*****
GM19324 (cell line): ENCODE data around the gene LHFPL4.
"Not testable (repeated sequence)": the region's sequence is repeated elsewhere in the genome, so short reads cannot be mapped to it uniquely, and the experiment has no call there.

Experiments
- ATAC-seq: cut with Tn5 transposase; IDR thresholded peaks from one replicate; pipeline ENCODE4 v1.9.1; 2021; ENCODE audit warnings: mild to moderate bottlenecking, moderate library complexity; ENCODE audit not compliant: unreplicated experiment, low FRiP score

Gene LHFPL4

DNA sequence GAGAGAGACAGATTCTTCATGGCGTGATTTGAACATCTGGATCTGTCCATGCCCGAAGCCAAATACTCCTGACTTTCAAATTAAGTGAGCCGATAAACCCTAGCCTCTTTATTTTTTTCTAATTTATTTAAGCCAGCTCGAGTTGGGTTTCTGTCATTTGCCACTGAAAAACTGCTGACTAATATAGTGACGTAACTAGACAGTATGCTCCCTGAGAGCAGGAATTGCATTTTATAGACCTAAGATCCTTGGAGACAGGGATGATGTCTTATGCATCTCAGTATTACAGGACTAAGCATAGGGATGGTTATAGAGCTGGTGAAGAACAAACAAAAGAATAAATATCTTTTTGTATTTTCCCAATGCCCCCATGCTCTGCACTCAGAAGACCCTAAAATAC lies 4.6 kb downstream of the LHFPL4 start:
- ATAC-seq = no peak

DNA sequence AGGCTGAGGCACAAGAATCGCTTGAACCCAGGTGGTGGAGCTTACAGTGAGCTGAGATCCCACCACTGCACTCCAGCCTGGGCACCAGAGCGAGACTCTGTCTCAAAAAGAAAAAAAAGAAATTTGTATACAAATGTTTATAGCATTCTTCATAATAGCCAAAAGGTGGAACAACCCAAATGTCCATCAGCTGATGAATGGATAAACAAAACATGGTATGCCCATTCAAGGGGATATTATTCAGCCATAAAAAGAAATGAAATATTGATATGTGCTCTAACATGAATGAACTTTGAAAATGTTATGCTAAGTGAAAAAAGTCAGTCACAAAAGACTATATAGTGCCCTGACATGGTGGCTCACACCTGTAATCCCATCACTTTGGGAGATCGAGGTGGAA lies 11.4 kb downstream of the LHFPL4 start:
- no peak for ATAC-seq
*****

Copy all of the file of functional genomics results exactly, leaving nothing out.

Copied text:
GM19324 (cell line): ENCODE data around the gene LHFPL4.
"Not testable (repeated sequence)": the region's sequence is repeated elsewhere in the genome, so short reads cannot be mapped to it uniquely, and the experiment has no call there.

Experiments
- ATAC-seq: cut with Tn5 transposase; IDR thresholded peaks from one replicate; pipeline ENCODE4 v1.9.1; 2021; ENCODE audit warnings: mild to moderate bottlenecking, moderate library complexity; ENCODE audit not compliant: unreplicated experiment, low FRiP score

Gene LHFPL4

DNA sequence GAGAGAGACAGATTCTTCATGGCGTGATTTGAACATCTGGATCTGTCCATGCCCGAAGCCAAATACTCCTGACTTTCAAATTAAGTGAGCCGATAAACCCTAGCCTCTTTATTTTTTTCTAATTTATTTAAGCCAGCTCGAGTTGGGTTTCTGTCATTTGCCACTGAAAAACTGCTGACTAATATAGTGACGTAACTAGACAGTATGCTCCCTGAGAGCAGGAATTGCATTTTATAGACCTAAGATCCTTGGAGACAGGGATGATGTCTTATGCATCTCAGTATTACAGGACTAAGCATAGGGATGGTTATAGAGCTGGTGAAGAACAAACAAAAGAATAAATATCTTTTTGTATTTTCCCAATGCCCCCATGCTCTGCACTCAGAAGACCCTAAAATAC lies 4.6 kb downstream of the LHFPL4 start:
- ATAC-seq = no peak

DNA sequence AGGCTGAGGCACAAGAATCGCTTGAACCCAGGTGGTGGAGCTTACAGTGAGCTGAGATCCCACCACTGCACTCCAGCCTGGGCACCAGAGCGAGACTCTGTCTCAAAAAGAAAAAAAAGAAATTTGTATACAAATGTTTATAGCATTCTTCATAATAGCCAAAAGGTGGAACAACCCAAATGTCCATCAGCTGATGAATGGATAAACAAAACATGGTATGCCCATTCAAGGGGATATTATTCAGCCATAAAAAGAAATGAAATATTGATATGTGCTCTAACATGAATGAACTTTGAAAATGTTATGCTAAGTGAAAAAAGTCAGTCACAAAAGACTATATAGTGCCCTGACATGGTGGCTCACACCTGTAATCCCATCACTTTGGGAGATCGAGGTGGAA lies 11.4 kb downstream of the LHFPL4 start:
- no peak for ATAC-seq